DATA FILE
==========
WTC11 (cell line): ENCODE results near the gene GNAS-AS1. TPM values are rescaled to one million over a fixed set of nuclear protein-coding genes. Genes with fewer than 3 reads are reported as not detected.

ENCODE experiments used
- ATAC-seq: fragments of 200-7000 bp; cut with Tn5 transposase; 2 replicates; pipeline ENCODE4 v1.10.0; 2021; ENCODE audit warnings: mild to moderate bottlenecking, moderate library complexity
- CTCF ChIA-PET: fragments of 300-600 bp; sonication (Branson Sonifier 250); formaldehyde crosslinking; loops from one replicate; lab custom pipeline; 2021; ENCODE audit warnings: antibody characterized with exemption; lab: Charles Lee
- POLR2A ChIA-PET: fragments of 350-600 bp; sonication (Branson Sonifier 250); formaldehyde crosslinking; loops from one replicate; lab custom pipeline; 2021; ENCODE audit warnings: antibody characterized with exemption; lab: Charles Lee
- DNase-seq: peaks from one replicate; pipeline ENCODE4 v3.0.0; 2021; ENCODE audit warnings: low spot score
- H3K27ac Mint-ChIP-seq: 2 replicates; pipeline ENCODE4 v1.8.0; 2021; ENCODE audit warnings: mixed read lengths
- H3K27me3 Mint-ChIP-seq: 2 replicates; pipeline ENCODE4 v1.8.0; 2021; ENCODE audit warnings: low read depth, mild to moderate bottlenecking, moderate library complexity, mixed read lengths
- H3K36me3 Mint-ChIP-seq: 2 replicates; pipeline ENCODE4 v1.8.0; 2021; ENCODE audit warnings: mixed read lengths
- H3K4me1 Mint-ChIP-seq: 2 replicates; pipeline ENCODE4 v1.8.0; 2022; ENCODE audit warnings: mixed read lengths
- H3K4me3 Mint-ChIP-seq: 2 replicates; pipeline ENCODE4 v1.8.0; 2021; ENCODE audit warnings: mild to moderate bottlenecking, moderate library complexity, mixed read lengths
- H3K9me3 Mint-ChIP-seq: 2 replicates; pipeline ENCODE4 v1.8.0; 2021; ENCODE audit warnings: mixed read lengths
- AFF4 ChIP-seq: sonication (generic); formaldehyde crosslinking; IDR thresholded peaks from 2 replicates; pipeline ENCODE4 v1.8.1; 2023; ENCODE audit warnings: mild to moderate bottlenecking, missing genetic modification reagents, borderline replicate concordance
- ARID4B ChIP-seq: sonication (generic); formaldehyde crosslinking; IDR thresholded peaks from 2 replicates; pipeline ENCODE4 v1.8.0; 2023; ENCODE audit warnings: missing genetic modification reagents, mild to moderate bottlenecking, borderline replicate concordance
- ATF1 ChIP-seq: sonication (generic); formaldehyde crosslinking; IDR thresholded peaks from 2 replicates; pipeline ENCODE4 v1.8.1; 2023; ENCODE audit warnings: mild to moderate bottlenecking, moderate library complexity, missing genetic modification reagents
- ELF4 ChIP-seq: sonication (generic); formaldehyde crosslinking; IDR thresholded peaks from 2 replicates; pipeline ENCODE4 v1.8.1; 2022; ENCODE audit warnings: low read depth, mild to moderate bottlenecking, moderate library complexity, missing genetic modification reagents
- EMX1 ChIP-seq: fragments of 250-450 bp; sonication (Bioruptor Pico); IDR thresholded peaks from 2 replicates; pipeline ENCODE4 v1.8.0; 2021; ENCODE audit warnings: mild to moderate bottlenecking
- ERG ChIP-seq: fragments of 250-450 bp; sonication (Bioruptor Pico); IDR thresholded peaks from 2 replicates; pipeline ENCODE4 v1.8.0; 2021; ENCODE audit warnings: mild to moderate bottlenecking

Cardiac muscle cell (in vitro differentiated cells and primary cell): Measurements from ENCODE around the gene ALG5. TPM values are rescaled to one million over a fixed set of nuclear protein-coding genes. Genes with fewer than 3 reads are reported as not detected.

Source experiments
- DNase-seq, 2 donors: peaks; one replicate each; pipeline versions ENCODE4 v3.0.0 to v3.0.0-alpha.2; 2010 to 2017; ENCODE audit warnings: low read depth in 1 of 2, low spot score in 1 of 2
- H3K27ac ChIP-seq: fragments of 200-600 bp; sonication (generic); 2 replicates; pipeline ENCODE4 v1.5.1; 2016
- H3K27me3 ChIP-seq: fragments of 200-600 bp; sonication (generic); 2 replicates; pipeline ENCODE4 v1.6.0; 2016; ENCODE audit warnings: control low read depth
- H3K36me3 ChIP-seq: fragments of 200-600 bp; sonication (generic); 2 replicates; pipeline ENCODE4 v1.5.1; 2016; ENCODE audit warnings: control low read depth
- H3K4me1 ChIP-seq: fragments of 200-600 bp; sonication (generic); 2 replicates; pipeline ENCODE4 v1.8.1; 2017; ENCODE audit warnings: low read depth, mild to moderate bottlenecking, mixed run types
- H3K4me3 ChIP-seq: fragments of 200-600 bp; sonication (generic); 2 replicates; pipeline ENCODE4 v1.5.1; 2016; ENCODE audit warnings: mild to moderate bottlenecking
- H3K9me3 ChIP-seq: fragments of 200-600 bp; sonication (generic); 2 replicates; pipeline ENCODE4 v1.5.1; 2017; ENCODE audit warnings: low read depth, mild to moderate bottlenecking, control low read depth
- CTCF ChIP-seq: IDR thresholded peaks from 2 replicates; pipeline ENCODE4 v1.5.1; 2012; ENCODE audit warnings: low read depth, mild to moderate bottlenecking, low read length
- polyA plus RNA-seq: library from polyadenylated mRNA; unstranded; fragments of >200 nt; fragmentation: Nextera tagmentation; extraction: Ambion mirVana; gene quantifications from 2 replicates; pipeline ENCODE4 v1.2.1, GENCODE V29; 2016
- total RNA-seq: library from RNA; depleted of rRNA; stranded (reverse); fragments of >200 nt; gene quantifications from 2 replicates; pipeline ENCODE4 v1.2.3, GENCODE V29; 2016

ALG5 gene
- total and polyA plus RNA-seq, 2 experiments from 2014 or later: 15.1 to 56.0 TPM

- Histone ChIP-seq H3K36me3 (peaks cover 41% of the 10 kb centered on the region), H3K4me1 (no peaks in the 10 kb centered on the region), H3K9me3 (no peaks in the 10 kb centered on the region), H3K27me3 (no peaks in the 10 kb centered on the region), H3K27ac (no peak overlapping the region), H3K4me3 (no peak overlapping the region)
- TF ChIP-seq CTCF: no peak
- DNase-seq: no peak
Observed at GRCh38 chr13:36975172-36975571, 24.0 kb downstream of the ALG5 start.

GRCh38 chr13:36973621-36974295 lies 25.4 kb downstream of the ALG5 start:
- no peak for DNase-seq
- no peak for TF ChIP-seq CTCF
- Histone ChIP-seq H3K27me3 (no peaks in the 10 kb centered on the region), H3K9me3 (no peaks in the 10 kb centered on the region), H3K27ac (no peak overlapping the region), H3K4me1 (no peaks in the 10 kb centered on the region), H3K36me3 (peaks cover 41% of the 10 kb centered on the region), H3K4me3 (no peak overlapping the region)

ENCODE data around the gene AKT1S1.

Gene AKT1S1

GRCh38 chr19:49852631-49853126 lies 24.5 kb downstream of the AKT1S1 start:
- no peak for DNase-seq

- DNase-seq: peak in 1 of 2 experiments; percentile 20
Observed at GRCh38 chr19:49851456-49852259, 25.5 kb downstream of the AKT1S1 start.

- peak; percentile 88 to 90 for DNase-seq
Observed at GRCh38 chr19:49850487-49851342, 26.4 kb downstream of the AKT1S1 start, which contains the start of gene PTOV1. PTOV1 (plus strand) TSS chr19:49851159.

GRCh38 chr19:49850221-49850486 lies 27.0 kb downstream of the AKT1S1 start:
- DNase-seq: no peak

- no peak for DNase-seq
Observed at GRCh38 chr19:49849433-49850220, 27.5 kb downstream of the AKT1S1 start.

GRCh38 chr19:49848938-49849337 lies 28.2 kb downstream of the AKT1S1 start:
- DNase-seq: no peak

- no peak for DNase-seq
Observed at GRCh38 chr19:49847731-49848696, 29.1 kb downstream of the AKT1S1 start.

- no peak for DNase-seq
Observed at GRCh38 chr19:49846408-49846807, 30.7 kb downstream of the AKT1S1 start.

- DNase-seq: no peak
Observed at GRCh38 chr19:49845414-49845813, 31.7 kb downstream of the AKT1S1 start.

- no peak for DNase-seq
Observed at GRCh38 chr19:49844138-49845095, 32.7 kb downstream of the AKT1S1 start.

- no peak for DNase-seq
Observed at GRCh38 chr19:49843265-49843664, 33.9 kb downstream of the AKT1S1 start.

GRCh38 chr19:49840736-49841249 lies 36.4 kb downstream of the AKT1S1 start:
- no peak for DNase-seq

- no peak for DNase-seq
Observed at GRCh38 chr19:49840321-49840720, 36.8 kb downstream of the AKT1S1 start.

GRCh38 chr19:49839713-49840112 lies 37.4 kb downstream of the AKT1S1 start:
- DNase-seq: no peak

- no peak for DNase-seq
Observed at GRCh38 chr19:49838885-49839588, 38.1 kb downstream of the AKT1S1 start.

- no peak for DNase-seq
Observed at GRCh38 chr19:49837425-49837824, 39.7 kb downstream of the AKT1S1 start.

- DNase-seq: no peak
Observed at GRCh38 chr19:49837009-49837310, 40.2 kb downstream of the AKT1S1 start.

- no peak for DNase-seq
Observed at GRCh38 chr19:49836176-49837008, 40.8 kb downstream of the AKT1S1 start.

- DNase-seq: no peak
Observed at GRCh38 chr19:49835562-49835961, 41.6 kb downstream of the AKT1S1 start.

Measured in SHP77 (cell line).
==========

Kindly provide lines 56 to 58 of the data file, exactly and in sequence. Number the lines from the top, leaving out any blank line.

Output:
Observed at GRCh38 chr19:49847731-49848696, 29.1 kb downstream of the AKT1S1 start.

- no peak for DNase-seq
Observed at GRCh38 chr19:49846408-49846807, 30.7 kb downstream of the AKT1S1 start.